How to be successful in the first 90 days

"Plan your first 90 days around the three Rs: research, relationships and response," says - ©fizkes/Adobe Stock

What should HR professionals in a new role do to ensure success?

Starting a new role can be daunting. As the saying goes, you only get one chance at a first impression. Right or wrong, existing employees will judge new employees this way. 

So, how should HR professionals prepare for their first 90 days, and what should they do once in their new role, to ensure success?


The evolving workplace

From hybrid working to economic uncertainty and the impact of technology, the world is changing fast. Keeping up with these innovations can be complex, and test even the most experienced professional.

These changes present challenges for employers and employees. Historically, previously accepted and successful approaches to learning and development (L&D) may no longer be effective.

Many organisations have already taken steps to refocus on leadership and transferable skills such as emotional intelligence, critical thinking and networking.

As HR and L&D leaders, we are aware that this is not a change that is adopted at the same speed across the board, and that there are times when organisations must choose what adds most value and where to focus longer-term plans.

Plan your first 90 days around the three Rs: research, relationships and response. 

Read more: Why clever leaders must master the art of self-discovery


First, HR and L&D leaders need to do their research. 

Whether HR, L&D or any other support role, functional leaders’ critical purpose is to support business growth and success. As a result, new starters must understand the business they are joining.

How does the organisation measure success, and what are the business levers? How are L&D and HR evaluated? And what do senior leaders value? HR must speak the language of business to resonate with the right people. 

Moreover, new HR executives should seek to understand the leadership maturity in the business. Have existing leaders experienced challenges and come back stronger, or are they untested and unchallenged? 

Understanding these attributes, limitations and the maturity of senior leaders may inform how HR starters engage and support them. 



Second, meet people. 

In the first few days, weeks and months, HR executives should seek to build relationships with the people that matter.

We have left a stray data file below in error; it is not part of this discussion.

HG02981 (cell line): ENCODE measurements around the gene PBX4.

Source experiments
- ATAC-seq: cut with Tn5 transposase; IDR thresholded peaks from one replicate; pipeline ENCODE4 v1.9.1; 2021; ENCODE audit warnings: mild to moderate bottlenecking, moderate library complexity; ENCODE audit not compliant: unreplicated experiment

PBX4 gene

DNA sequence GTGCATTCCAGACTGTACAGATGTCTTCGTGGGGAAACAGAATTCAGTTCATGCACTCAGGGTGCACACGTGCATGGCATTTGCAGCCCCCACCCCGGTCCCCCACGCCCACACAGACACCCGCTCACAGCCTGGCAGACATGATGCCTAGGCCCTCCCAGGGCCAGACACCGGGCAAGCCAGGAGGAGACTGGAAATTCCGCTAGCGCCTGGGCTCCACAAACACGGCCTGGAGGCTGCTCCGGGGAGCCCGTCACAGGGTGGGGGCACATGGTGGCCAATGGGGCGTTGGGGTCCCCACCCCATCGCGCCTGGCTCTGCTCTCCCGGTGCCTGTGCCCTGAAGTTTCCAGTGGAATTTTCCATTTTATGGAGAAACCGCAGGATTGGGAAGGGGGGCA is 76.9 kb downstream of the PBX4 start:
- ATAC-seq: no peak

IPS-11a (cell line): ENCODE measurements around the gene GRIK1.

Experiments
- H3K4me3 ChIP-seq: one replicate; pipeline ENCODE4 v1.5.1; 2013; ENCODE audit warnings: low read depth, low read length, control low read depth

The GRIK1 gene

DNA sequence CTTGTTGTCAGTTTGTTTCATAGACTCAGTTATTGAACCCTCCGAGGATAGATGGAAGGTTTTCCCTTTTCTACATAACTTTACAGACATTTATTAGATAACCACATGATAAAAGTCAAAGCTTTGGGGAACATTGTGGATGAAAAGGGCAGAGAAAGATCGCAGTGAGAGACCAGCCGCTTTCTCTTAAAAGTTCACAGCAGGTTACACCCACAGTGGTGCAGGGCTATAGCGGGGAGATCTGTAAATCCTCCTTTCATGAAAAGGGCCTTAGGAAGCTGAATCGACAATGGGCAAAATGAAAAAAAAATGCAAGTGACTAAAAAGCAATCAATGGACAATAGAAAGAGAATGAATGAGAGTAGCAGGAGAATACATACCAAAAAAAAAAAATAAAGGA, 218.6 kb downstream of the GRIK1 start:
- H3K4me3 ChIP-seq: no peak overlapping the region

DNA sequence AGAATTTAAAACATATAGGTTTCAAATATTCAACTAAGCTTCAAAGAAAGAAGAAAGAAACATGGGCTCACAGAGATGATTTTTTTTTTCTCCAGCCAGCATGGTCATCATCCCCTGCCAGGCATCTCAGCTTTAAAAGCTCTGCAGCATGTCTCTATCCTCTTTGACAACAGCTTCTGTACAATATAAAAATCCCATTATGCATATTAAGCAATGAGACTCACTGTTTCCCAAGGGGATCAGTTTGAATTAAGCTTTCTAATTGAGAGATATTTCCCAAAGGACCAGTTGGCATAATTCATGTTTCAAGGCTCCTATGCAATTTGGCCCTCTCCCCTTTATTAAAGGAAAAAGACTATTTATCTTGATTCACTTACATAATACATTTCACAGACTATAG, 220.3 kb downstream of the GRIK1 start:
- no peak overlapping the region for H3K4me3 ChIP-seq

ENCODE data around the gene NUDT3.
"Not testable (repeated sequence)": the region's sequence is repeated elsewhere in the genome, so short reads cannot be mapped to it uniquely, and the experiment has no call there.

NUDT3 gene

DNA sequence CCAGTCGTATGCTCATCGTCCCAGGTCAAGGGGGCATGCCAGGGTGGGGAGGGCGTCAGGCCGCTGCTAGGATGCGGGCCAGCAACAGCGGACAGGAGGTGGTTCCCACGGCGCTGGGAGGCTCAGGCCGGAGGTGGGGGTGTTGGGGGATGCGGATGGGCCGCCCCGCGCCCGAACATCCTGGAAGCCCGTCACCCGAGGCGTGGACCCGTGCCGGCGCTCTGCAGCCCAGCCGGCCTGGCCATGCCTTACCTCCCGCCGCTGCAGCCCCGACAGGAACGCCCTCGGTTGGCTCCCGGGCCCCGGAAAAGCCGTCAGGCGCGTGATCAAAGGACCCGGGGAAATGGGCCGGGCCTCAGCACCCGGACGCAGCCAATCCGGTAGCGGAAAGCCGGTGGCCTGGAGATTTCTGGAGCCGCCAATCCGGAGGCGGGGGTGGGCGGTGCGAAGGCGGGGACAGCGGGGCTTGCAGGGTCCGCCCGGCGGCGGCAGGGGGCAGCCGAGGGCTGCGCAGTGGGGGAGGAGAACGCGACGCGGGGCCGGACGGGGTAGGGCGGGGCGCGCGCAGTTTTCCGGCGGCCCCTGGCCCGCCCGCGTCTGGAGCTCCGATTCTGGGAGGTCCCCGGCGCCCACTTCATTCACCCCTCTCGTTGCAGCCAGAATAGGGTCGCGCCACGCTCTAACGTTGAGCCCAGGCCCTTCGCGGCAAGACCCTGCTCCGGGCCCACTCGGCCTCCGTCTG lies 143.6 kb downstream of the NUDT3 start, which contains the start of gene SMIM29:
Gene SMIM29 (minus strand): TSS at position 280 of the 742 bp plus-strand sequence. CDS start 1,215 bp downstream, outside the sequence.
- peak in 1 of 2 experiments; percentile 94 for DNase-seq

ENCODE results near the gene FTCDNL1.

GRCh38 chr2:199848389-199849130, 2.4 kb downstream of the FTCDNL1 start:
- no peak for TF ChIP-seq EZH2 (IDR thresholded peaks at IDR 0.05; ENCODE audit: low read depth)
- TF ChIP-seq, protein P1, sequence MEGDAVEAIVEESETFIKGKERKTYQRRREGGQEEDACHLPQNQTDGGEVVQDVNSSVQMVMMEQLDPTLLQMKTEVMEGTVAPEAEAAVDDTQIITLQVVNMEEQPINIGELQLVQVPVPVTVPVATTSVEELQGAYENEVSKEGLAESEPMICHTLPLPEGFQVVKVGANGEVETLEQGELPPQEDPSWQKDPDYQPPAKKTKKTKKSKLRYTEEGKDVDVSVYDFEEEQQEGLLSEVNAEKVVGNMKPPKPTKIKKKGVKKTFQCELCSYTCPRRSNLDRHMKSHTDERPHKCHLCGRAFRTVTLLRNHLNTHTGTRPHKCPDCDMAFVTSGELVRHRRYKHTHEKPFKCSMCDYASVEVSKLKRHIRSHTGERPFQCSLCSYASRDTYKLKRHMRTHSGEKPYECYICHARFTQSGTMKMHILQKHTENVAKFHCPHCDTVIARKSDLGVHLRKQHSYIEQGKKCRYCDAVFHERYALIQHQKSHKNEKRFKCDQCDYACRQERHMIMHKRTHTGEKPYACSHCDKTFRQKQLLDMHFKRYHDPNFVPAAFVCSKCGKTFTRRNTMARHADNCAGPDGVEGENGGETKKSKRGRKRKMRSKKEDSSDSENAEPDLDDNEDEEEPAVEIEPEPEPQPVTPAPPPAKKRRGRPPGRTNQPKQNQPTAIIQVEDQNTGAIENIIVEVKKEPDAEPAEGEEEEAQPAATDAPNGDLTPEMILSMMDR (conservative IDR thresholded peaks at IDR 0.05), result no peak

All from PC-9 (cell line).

They should do this by identifying the key players, meeting people in the immediate team and managing expectations. 

These individuals will vary according to each organisation. In some, it may be as simple as listening to the board. In others, changemakers or influential employees may exist outside of the traditional organisational hierarchy. 

The people in the immediate team are as important. Peers, juniors and colleagues often look to HR and L&D executives for formal and informal advice and guidance. 

When building relationships, HR executives should manage expectations. Building trust means managing expectations and not overcommitting. 

New starters should also understand how their colleagues communicate. How do people best receive information? Do they prefer to be involved at all stages or do they take an approach where they can help clear any barriers? Do people prefer meetings in real life or online? How does the organisation track initiatives; project boards, and online tools? How do people use workplace chat apps and messaging tools? What’s acceptable and what’s not?  

Read more: Moving on up: Where next on the HR career ladder?


Last, act. Carefully. 

It is natural to want to make a great impression in the first 90 days. But as HR specialists be aware of the importance of the pause before you react. Take a breath, hold and consider actions. 

It is easy to fall into the trap of what worked at a previous organisation is the best solution. Avoid this blanket judgement and instead ask questions, gather evidence, and analyse the organisation and its people. 

Identifying an early small win can help. Often, these will be obvious. Nevertheless, HR leaders do need to capitalise on them and deliver.  

Talk to people, listen more than speak, ask great questions with positive intent, meet with people and make small changes well.   

Most of all, if you take anything away from this, have a plan. This way, HR and L&D leaders can make an impact and ensure the first 90 days are successful. 


Sara Good is learning design consultant for OnTrack International